Top 10 Foods to Try in South Africa - World Food Cuisines
Don't leave South Africa without eating:
Biltong & droewors:
Curing in dry is a method used to keep the meats by the tribes native of South Africa before refrigerators were invented. Made usually of meat from beef or game, as Gazelle, biltong (a dried air of meat minced) and droëwors (sausage dry of air) are eaten traditionally as appetizer. The meat is processed in a mixture of vinegar, salt, sugar and spices like pepper and cilantro and hang to dry. The final product is popular among enthusiasts of health for its high protein and low fat. Today, the producers of biltong and droëwors often add scents as the Chile and the garlic to the meat and use a variety of meats as the ostrich and the boar.
This is a traditional South African sausage made from beef, mixed with either pork or lamb and a mixture of spices. Boerewors are traditionally served in a coiled shape, similar to the Cumberland sausage and cooked on a braai (barbecue). The word boerewors comes from the Afrikaans and Dutch words boer (farmer) and wors (sausage).
Cape Malay Curry:
In the 17th century, the Dutch and French landed and settled in Cape Town, bringing slaves from Indonesia, India and Malaysia, along with their spices and traditional cooking methods. When combined with local produce, the aromatic spices such as cinnamon, saffron, turmeric and chilli created fragrant curries and stews, which are still popular in the area today.
A Dutch import, malva pudding is a sweet and sticky baked sponge pudding made with apricot jam and served smothered in a hot cream sauce. This is South Africa's answer to the British sticky toffee pudding, served in many restaurants but mainly baked at home for Sunday lunch.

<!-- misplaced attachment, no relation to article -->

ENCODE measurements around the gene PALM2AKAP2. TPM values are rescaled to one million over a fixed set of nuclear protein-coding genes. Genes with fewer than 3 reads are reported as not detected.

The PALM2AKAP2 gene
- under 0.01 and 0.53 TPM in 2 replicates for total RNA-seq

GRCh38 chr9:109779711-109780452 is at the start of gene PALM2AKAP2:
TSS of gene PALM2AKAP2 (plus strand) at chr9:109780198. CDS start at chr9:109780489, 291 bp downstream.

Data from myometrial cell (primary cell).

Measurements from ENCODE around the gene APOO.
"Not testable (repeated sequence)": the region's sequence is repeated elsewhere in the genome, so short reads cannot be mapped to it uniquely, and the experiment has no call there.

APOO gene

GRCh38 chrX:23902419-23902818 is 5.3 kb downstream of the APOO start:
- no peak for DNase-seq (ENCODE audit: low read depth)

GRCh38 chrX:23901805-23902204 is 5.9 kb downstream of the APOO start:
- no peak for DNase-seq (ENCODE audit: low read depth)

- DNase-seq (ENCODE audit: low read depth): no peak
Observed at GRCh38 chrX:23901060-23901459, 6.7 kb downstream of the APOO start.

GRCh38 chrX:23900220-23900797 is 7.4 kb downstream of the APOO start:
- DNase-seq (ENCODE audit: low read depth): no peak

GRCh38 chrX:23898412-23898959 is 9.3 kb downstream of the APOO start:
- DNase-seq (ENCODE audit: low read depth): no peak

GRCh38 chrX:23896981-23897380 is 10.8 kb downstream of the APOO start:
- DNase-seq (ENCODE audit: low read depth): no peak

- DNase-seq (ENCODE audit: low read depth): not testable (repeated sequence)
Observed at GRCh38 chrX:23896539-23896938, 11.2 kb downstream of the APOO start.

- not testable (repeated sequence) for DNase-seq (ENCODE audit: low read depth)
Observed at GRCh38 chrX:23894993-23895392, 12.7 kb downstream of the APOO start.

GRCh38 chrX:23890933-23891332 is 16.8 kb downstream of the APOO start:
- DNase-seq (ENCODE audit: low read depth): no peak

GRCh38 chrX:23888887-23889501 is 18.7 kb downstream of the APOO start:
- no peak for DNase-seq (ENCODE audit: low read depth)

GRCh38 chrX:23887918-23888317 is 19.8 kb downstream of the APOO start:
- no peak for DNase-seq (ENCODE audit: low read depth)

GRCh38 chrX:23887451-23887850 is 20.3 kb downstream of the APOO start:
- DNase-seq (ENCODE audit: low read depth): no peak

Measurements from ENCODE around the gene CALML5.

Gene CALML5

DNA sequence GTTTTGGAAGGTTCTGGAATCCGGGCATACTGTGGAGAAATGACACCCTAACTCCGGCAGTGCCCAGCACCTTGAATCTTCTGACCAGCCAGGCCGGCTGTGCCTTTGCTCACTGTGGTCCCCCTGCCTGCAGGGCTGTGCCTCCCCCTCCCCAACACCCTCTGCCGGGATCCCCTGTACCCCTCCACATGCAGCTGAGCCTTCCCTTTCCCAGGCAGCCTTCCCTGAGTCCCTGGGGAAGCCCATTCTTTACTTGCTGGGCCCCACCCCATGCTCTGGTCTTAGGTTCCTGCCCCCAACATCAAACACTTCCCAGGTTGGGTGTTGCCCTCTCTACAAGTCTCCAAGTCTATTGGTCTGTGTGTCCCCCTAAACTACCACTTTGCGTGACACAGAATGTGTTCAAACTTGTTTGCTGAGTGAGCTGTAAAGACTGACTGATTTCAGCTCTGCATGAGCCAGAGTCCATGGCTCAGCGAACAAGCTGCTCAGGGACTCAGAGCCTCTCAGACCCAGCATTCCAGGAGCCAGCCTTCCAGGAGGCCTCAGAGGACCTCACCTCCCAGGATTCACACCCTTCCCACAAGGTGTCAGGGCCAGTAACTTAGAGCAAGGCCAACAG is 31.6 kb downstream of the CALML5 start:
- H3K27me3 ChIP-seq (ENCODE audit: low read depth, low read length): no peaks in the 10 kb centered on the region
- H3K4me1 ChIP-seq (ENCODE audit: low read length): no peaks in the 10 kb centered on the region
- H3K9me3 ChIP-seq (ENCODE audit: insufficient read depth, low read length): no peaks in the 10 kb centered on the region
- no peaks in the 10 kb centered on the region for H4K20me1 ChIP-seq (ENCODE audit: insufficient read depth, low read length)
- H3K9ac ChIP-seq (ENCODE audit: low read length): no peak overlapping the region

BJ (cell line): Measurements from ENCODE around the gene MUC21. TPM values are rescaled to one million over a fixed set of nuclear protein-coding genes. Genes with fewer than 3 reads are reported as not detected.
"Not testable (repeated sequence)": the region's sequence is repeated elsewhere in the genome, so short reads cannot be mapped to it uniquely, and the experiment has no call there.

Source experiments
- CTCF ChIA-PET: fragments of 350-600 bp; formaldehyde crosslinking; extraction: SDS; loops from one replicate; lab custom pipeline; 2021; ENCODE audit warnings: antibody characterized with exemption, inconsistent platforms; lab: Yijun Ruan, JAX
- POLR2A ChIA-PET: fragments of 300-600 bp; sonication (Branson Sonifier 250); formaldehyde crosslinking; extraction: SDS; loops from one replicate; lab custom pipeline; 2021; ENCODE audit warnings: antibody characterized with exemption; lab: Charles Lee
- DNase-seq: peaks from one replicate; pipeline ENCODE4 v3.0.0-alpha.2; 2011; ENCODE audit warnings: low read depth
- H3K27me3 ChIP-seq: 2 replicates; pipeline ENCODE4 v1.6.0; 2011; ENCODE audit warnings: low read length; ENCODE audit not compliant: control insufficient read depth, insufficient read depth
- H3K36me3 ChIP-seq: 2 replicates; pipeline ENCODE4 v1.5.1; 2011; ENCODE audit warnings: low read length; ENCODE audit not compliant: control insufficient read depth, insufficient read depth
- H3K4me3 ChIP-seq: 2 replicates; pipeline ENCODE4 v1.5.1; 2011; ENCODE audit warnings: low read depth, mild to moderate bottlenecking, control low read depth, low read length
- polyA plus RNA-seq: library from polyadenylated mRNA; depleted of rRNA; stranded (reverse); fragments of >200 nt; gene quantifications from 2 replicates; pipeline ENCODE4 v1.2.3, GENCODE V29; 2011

Chakalaka & pap:
Chakalaka and pap are mainstays on every South African dinner table. Chakalaka is a vegetable dish made of onions, tomatoes, peppers, carrots, beans and spices, and is often served cold. Pap, meaning 'porridge', is similar to American grits and is a starchy dish made from white corn maize. Chakalaka and pap are often served together, along with braaied (barbecued) meat, breads, salad and stews.
For a real taste of South Africa an authentic braai or shisa nyama ('burn the meat' in Zulu) is an eating experience not to be missed. Braais originated in the townships of Johannesburg, with butchers who set up barbecues in front of their shops at weekends to grill their meat and sell it on the street. Nowadays, local communities gather at braais at the weekends to share food. Pop along to soak up the vibrant atmosphere, listen to music and take your pick from the meat on offer, usually comprising of beef, chicken, pork, lamb and vors (sausages) – this is not an outing for vegetarians!
This street food of Durban has become popular across South Africa and is now starting to hit our food markets back in London. Hollowed out loaves of bread, stuffed with spicy curry were originally created by the immigrant Indian community in the Natal area of Durban and served to workers for lunch. Try chicken, pork or vegetarian varieties containing lentils and beans.
Amarula Don Pedro:
This cocktail-come-dessert uses South African Amarula, a cream liqueur made from the indigenous marula fruit, blended with ice cream. Find it in every bar or take a bottle of Amarula home from duty-free to make your own!
Another dish thought to have been brought to South Africa by Asian settlers, bobotie is now the national dish of the country and cooked in many homes and restaurants. Minced meat is simmered with spices, usually curry powder, herbs and dried fruit, then topped with a mixture of egg and milk and baked until set.
World Food Cuisines – Food Safari South Africa by worldfoodcuisines
Original article source: Top 10 foods try south africa